Our eldest daughter and I had a great discussion last night. We talked about stress, and how if we are rushing to get out of the house I still somehow manage to stay completely calm and happy with Sasha, acting as if we are not at all late and about to miss the start of school. That is not how I feel on the inside; I want to rush her along as much as I do our eldest. I've learnt though, that rushing or shouting not only achieves nothing, but it's very detrimental and culminates in total meltdown and inability to calm down for a long time. Tamsin came up with a great analogy; for typically developing children, their emotions are like the Jumping Jack ride at Paulton's Park. They take a long time to build up to that top level of high anxiety/upset, but once up there they can quickly blow over and then drop back down to the acceptable level again. With Sophie, it's more like the Ice Blast ride at Blackpool Pleasure Beach (used to be called the PlayStation back in my day!), where her emotions go from 0-10 in superfast time, and once up there it's a long process to calm her back down to the ground. 

Not being in control is likely to send Sasha's emotions sky-rocketing, as is insisting she carries out demands/follows instructions. This doesn't mean that we let her 'get away with' anything, or that we haven't taught her right from wrong. Funnily enough, our youngest is rarely intentionally naughty - if she does something wrong, it's often not with the intent of being naughty, but more likely because she's forgotten what she shouldn't do (scribbling on the floor is a great example of this - how many 6 year olds would do this and not realise the consequences? Toddlers of two, three or four, maybe....).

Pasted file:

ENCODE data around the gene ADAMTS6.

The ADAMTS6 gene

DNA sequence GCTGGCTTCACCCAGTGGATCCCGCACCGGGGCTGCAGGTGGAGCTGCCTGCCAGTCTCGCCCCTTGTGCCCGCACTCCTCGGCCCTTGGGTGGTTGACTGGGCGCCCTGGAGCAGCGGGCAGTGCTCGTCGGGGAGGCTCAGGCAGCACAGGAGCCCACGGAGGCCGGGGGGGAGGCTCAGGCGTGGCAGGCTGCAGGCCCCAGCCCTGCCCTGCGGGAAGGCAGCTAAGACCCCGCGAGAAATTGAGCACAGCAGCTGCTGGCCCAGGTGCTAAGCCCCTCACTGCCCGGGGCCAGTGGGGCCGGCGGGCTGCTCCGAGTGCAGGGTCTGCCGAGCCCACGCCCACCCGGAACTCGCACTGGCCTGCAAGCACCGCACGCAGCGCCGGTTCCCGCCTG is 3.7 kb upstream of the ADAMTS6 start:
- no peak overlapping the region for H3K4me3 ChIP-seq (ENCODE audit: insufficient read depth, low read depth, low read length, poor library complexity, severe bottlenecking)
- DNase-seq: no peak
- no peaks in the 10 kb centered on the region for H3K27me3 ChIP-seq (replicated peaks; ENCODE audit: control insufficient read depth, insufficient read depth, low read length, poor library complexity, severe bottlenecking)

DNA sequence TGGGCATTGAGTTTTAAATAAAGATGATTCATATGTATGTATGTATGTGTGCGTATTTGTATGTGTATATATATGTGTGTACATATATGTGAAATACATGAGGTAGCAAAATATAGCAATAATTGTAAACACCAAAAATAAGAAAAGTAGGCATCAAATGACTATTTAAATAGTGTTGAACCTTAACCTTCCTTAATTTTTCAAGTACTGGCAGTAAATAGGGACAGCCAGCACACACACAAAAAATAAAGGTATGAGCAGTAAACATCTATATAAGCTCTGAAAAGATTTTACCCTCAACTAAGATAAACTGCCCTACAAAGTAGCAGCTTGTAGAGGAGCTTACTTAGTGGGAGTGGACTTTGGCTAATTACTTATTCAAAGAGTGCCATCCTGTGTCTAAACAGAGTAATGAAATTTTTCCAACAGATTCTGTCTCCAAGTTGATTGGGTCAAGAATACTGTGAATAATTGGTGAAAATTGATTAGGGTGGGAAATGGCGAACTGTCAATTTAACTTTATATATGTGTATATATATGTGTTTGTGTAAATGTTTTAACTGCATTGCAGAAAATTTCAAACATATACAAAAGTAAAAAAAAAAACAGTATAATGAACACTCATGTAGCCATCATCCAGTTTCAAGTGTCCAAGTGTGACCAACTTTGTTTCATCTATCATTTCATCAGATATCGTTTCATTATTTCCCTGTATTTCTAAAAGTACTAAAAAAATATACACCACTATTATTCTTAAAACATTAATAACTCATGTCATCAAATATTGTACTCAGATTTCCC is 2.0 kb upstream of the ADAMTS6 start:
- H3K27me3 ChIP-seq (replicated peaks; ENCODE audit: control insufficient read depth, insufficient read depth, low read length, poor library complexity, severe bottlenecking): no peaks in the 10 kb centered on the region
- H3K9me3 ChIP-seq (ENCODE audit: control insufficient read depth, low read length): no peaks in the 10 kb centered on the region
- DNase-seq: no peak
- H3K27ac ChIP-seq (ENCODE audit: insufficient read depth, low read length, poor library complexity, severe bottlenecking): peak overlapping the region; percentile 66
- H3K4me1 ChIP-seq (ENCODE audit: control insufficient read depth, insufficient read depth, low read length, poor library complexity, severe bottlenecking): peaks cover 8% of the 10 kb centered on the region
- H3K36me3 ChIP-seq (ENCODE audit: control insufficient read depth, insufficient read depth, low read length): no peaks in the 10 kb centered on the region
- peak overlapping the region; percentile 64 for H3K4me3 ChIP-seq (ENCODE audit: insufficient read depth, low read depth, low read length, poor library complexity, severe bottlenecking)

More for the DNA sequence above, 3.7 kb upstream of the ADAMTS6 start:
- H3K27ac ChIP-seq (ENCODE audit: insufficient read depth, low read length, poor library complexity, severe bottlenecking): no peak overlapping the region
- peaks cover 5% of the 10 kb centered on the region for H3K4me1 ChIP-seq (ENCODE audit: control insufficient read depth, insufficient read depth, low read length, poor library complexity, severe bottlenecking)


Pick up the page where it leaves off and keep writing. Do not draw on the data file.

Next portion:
This why we spend much of our lives feeling as if we are walking on eggshells. It's exhausting, and yet we are the lucky ones. There are over 1,400 members of the PDA Facebook group (#PDAarmy!) who share how this condition affects their lives every day, and it can make for emotional reading. This is real life, this is how autism is for them. We can relate to that too. Our girl is generally fun, curious and happy as long as she is not being forced to do something not of her own choosing, and she melts down/withdraws (noisily!) rather than turning to violence. We are lucky to have her in our lives.

There is more info on PDA on the National Autistic Society's webpage.

Please share my post so that others may understand more. Even if just one more person is enlightened or understands a little more how different autism can be, that could help our girl's path in life to be a little easier. Education is key; why shouldn't Autism be part of the Curriuclum I wonder?